FTC Final Rule Bans Noncompete Agreements to Boost Competition and Worker Freedom

FTC Final Rule Bans Noncompete Agreements to Boost Competition and Worker Freedom Photo Source: Adobe Stock Image by JHVEPhoto

On Tuesday, the Federal Trade Commission (FTC) issued a landmark final rule that bans noncompete clauses nationwide, heralding a major shift in labor and competitive practices across the United States. This move aims to enhance worker mobility, stimulate innovation, and encourage the formation of new businesses. FTC Chair Lina M. Khan highlighted that the ban could liberate the economy from constraints that suppress wages, stifle innovation, and limit business creation.

Noncompete agreements have traditionally restricted employees' ability to seek new employment opportunities within the same industry, often forcing them to change fields, relocate, or face legal battles. The new rule is expected to empower approximately 30 million workers currently bound by noncompetes, enabling them to pursue better employment without fear of litigation.

The economic impact of this ruling is significant. The FTC projects an annual increase of 2.7% in new business formation, translating to over 8,500 new startups each year. Additionally, the ban is anticipated to boost average worker earnings by $524 annually and potentially reduce healthcare costs by up to $194 billion over the next decade. The rule is also predicted to spur technological advancement, with an estimated 17,000 to 29,000 additional patents filed annually.

Despite these positive projections, the rule includes provisions for existing noncompete agreements with senior executives, who make up less than 0.75% of the workforce, allowing these to remain in force. However, new noncompetes, even with senior executives, are prohibited. Employers are required to notify workers that existing noncompetes will not be enforced moving forward, with the FTC providing model language to facilitate this communication.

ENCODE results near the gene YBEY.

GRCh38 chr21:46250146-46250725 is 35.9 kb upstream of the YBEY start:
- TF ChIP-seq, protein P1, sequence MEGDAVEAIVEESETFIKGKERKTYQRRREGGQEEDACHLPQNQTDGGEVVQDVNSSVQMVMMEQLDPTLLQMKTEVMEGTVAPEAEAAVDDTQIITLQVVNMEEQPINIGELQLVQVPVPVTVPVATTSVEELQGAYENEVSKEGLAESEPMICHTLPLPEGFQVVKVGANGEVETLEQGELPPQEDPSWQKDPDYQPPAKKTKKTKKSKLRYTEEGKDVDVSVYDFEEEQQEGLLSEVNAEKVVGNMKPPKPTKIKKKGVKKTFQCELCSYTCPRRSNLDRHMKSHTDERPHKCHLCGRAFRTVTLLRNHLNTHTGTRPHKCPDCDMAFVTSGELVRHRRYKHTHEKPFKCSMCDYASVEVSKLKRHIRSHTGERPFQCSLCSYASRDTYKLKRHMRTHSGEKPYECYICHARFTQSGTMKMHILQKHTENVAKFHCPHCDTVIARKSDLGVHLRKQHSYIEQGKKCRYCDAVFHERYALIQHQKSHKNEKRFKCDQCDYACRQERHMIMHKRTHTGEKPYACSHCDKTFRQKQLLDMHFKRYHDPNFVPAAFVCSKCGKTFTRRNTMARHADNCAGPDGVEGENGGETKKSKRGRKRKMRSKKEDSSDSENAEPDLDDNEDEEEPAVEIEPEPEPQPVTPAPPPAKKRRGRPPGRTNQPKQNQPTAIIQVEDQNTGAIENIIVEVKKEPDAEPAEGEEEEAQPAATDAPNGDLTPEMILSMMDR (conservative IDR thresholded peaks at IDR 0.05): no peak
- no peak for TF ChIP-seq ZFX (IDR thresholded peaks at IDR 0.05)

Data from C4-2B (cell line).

The decision, which passed with a 3-2 vote, reflects the FTC's commitment to addressing anti-competitive practices in the labor market. The dissenting votes from Commissioners Melissa Holyoak and Andrew N. Ferguson underscore the contentious nature of this policy shift. The rule is set to take effect 120 days after its publication in the Federal Register.

This ruling aligns with broader FTC efforts to enhance market competition and worker rights. It is grounded in the belief that eliminating noncompetes will lead to a more dynamic and equitable labor market, benefitting both consumers and the broader economy. Companies are advised to adjust their employment strategies, moving away from noncompetes towards alternative methods like non-disclosure agreements to protect proprietary information, thus ensuring compliance with the new regulatory landscape.

The FTC continues to accept feedback and reports of noncompliance, ensuring that the transition away from noncompete clauses is smooth and that the benefits of the rule are fully realized. As the marketplace adapts to these changes, the full impact on competition, innovation, and worker mobility will unfold, potentially setting a precedent for other regulatory reforms in labor and competition law.

Lawrence J. Tjan
Lawrence J. Tjan
Lawrence is an attorney with practical experience in corporate and general business legal matters, as well as law practice management. His litigation experience includes issues dealing with antitrust, bad faith and medical malpractice. His transactional experience includes buy-sell agreements, Reg D disclosures, investor subscription agreements, and stock option plans.
Legal Blogs (Sponsored)